Longer census count upheld; Ninth Circuit Court of Appeals denies Trump administration

Today the Ninth Circuit Court of Appeals denied a request by the Trump administration to temporarily block a lower court ruling extending the 2020 census count through Oct. 31.

To the dismay of officials in charge of census-taking in the Rio Grande Valley and across the nation, the Commerce Department on Sept. 28 announced that the “target date” for ending door-to-door census taking and self-reported census counting is Oct. 5.

That announcement came four days after — and in defiance of — a California federal district judge’s order that the U.S. census count continue through Oct. 31. The Justice Department by then had already announced it planned to appeal U.S. District Judge Lucy Koh’s decision granting a preliminary injunction against ending the count on Sept. 30.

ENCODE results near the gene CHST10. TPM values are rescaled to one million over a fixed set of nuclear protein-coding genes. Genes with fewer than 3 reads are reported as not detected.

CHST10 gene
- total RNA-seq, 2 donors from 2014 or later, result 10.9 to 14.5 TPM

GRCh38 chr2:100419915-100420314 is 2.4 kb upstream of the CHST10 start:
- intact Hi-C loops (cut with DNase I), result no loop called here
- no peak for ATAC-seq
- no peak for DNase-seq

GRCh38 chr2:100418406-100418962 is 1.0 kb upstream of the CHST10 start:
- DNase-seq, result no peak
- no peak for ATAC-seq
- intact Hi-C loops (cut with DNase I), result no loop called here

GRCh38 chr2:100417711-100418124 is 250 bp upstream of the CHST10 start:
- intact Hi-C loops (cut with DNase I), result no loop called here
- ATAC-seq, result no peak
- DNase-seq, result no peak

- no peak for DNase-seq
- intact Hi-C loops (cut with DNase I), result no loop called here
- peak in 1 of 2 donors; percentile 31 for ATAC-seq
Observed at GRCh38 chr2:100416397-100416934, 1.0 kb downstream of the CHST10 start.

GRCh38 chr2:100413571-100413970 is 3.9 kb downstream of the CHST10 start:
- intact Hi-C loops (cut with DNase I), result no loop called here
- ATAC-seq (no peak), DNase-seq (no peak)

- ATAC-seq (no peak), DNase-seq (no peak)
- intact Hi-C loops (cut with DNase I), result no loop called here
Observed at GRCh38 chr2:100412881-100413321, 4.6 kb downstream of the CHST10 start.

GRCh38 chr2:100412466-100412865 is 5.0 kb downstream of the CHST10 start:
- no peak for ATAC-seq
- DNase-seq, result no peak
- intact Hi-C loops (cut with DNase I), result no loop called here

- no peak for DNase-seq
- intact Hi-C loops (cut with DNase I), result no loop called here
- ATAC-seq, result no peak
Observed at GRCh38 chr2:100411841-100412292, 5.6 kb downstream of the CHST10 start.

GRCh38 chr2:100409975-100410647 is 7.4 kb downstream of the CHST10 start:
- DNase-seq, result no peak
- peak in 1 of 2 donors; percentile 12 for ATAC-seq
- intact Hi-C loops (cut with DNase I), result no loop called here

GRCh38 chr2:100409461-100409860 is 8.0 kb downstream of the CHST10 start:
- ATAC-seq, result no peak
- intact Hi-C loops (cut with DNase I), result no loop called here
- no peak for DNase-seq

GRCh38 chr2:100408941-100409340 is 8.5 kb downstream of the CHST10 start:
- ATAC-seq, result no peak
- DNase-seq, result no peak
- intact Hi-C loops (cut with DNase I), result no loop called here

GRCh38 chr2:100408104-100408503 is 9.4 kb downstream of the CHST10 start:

It was Koh’s order that the Ninth Court upheld.

The original deadline to wrap up in-person enumeration was July 31, though the U.S. Census Bureau bureau pushed it back to Oct. 31 in order to help ensure an accurate count of every U.S. resident. The bureau reversed course in early August, moving the deadline to the end of September and leaving census officials across the nation at their wits’ end.

Bloomberg News reported that Koh on Sept. 29 initiated contempt proceedings against Commerce Secretary Wilbur Ross for defying her order to allow the census count to continue through the end of October, with a hearing set for Oct. 2.